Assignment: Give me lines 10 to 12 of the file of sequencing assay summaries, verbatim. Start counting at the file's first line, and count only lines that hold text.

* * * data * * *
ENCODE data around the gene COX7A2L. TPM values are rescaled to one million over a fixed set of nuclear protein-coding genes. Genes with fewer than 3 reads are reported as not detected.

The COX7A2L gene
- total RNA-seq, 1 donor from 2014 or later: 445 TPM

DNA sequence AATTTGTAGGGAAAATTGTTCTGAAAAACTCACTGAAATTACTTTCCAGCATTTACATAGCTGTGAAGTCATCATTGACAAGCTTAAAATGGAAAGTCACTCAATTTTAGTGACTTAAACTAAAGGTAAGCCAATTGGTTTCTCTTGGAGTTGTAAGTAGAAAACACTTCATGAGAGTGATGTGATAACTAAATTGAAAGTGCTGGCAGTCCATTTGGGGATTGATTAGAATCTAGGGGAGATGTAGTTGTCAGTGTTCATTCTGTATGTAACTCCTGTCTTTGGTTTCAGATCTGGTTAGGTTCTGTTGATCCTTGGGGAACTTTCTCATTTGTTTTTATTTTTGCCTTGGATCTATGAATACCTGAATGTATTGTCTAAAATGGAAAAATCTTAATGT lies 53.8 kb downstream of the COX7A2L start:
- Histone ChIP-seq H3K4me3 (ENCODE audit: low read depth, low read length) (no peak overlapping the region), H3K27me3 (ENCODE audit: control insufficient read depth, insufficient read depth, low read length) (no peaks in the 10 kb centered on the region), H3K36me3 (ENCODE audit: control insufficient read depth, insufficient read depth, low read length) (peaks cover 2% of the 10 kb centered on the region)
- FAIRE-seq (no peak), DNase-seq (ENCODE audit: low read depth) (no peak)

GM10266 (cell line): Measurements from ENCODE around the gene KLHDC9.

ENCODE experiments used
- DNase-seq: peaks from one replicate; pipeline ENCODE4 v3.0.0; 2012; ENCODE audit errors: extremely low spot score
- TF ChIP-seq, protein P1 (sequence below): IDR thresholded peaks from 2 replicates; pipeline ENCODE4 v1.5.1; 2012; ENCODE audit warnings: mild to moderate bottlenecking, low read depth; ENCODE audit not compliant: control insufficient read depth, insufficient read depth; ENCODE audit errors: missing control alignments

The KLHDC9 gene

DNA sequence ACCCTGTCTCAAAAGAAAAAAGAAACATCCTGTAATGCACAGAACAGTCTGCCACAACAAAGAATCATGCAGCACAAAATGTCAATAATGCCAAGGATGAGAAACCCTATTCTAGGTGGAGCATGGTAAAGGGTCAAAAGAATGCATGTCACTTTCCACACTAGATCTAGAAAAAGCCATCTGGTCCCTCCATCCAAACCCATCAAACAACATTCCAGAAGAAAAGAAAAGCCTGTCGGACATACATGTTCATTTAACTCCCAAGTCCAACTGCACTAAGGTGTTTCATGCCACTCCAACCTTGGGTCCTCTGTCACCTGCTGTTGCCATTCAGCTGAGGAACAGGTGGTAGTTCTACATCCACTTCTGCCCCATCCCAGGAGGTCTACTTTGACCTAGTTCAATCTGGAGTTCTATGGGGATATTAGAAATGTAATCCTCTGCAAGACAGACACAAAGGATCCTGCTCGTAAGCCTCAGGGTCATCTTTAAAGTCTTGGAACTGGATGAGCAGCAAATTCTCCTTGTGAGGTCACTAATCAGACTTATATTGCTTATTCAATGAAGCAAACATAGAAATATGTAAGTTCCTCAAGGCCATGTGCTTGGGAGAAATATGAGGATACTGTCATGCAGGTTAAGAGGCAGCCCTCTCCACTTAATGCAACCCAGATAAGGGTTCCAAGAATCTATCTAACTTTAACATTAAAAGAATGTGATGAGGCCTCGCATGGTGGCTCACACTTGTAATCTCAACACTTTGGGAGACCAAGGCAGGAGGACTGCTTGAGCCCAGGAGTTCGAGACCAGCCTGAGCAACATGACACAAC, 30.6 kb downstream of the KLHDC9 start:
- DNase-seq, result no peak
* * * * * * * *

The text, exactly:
- TF ChIP-seq, protein P1 (sequence below): IDR thresholded peaks from 2 replicates; pipeline ENCODE4 v1.5.1; 2012; ENCODE audit warnings: mild to moderate bottlenecking, low read depth; ENCODE audit not compliant: control insufficient read depth, insufficient read depth; ENCODE audit errors: missing control alignments

The KLHDC9 gene

DNA sequence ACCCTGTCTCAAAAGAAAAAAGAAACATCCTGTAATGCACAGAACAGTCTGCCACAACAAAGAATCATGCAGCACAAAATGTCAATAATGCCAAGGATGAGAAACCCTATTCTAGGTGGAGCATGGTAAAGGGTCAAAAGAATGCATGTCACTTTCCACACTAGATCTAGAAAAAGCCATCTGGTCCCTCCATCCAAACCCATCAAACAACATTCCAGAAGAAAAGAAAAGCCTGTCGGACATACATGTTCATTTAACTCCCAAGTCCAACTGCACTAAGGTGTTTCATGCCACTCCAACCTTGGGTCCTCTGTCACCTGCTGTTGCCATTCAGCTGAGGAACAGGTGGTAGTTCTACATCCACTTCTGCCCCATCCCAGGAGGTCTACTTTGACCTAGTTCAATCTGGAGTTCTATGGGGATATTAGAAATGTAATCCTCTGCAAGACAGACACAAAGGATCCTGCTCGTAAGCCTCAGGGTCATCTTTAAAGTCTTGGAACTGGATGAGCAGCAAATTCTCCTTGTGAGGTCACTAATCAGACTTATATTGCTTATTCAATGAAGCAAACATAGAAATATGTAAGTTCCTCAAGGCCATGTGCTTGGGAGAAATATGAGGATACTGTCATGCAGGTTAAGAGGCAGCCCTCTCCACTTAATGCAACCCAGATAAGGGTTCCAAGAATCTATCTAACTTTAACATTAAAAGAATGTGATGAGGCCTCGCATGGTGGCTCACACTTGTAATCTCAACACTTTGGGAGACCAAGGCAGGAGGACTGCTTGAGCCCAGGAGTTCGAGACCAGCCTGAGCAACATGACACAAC, 30.6 kb downstream of the KLHDC9 start: